• "In some ways it's not even the point," she replied. What mattered was that Clinton "looked good" taking the tough side of the issue. No one expects Cokie Roberts or other political correspondents to be experts on controlling terrorism, negotiating with the Syrians, or the other specific measures on which Presidents make stands. But all issues are shoehorned into the area of expertise the most-prominent correspondents do have:the struggle for one-upmanship among a handful of political leaders.
  • When the Clinton Administration declared defeat in 1994 and there were no more battles to be fought, health-care news coverage virtually stopped too—even though the medical system still represented one seventh of the economy, even though HMOs and corporations and hospitals and pharmaceutical companies were rapidly changing policies in the face of ever-rising costs.
  • Health care was no longer political news, and therefore it was no longer interesting news.
  • In interviews and at the news conferences he conducted afterward Bradley did his best to talk about the deep problems of public life and economic adjustment that had left him frustrated with the political process. Each of the parties had locked itself into rigid positions that kept it from dealing with the realistic concerns of ordinary people, he said.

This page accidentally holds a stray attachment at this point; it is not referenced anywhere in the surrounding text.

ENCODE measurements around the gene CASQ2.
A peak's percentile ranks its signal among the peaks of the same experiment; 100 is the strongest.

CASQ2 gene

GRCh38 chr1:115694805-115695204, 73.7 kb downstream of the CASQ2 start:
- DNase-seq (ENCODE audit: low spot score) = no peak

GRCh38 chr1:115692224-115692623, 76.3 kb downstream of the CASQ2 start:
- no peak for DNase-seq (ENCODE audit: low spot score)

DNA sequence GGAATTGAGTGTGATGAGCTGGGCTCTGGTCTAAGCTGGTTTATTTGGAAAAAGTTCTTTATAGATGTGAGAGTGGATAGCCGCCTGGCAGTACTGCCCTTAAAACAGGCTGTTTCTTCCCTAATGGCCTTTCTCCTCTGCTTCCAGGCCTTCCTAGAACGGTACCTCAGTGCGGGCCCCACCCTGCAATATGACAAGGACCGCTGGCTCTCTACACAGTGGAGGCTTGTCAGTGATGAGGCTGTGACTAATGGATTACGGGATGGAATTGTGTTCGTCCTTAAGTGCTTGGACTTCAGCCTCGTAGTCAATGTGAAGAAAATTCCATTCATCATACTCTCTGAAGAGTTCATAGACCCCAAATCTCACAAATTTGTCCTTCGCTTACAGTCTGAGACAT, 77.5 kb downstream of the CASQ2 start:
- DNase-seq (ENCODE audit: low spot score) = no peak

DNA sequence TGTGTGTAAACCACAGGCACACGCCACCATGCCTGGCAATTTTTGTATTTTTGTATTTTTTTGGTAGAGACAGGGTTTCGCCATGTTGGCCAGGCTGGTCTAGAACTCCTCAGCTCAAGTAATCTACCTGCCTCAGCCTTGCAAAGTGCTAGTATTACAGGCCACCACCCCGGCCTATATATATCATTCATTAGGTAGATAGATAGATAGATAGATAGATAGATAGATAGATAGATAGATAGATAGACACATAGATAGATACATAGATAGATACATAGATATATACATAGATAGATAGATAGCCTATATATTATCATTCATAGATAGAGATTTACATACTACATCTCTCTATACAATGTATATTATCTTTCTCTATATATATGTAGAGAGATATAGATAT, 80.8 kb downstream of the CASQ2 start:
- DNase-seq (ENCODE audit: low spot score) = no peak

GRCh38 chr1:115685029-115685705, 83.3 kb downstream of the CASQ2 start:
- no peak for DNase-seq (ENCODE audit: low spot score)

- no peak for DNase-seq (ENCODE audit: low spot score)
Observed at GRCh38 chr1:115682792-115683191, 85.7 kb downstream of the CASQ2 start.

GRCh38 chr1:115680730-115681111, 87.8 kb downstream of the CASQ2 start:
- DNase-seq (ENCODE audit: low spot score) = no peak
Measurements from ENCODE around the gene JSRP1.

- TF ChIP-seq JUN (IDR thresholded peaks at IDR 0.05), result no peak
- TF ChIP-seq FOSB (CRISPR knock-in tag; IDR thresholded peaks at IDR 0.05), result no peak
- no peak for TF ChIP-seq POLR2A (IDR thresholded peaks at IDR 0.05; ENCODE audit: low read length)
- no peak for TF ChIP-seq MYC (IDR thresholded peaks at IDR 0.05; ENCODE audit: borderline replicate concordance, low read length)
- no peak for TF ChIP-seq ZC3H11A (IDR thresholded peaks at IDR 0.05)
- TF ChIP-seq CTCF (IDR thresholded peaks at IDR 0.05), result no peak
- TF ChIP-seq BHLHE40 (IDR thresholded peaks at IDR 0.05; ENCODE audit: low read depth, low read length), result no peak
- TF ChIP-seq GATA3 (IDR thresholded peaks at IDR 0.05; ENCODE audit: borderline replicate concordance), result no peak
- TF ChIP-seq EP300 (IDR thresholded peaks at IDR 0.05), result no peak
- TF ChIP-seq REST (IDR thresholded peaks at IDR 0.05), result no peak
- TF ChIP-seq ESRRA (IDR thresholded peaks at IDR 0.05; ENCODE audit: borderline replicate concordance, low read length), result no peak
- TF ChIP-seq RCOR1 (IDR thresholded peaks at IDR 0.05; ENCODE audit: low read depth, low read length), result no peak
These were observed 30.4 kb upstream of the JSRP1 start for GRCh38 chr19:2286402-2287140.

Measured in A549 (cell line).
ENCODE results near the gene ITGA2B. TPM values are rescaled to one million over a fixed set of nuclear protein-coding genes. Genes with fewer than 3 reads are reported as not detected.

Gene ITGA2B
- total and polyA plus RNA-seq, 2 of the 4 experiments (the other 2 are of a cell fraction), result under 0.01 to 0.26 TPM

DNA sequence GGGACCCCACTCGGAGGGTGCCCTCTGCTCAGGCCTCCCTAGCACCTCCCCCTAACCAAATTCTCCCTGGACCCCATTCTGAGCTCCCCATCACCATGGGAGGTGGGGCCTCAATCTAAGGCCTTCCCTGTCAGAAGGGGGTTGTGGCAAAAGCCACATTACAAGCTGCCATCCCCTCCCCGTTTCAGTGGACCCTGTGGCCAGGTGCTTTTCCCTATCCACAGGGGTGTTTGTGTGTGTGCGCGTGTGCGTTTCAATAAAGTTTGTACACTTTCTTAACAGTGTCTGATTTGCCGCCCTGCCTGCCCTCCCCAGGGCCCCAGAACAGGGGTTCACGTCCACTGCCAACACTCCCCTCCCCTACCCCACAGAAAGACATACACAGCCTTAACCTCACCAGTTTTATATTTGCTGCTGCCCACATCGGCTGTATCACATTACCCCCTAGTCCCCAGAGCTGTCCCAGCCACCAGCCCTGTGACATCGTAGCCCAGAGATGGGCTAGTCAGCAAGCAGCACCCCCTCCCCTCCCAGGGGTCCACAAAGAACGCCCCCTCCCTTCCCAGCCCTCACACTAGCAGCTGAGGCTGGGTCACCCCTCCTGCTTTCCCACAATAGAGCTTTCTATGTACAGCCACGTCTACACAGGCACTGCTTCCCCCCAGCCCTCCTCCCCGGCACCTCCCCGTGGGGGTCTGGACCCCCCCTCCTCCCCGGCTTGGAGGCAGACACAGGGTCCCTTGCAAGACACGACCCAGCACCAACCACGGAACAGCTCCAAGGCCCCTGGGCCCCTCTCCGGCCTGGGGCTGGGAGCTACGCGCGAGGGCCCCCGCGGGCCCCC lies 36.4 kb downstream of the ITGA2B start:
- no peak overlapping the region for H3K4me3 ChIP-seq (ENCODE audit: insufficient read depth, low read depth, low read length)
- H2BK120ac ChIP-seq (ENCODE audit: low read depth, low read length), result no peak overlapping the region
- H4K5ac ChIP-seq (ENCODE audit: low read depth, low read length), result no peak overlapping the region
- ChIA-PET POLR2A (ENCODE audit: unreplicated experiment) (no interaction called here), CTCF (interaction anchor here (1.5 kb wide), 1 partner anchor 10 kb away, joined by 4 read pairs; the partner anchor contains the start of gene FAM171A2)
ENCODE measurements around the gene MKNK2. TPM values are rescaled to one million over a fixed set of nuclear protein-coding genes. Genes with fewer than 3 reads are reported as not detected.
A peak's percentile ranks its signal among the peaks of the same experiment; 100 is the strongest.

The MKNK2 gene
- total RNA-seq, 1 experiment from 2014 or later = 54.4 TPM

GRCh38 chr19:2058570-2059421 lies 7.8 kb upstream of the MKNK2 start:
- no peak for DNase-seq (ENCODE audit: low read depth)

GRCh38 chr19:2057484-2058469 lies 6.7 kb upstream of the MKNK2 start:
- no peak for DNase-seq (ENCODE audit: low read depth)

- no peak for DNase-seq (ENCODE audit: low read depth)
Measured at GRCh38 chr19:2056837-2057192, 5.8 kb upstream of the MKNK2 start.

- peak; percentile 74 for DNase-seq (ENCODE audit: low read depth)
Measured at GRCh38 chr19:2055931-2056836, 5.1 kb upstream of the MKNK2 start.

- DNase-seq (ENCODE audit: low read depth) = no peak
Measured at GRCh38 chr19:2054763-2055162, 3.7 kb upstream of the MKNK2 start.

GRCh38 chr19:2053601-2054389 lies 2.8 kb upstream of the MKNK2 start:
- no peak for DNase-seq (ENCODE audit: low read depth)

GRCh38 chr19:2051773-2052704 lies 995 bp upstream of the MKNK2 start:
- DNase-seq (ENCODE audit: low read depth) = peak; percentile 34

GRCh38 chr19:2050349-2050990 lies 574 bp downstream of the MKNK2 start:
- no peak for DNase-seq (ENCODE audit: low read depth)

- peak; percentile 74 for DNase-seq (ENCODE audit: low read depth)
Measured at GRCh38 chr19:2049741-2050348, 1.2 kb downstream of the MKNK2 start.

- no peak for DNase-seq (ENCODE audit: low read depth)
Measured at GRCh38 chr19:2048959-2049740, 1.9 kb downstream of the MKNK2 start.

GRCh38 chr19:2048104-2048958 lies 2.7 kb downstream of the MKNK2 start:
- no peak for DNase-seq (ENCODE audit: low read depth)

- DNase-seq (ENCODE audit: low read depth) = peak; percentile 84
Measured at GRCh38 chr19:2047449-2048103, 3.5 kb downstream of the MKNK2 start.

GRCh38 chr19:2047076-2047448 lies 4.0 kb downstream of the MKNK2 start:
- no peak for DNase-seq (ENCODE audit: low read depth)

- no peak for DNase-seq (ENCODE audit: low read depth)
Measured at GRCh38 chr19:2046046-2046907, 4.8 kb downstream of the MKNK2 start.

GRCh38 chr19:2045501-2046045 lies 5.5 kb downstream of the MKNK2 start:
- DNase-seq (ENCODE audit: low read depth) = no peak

• What turned up in the press was almost exclusively speculation about what the move meant for this year's presidential race and the party lineup on Capitol Hill. Might Bradley challenge Bill Clinton in the Democratic primaries? If not, was he preparing for an independent run? Could the Democrats come up with any other candidate capable of holding on to Bradley's seat? Wasn't this a slap in the face for Bill Clinton and the party he purported to lead? In the aftermath of Bradley's announcement prominent TV and newspaper reporters competed to come up with the shrewdest analysis of the political impact of the move. None of the country's major papers or networks used Bradley's announcement as a news peg for an analysis of the real issues he had raised.
  • Every one of Woodruff's responses or questions was about short-term political tactics. Woodruff asked about the political implications of his move for Bill Clinton and Newt Gingrich. Bradley replied that it was more important to concentrate on the difficulties both parties had in dealing with real national problems.
  • As soon as he finished, Woodruff asked her next question: "Do you want to be President?" It was as if she had not heard a word he had been saying—or couldn't hear it, because the media's language of political analysis is utterly separate from the terms in which people describe real problems in their lives.
  • Regardless of the tone of coverage, medical research will go on. But a relentless emphasis on the cynical game of politics threatens public life itself, by implying day after day that the political sphere is nothing more than an arena in which ambitious politicians struggle for dominance, rather than a structure in which citizens can deal with worrisome collective problems.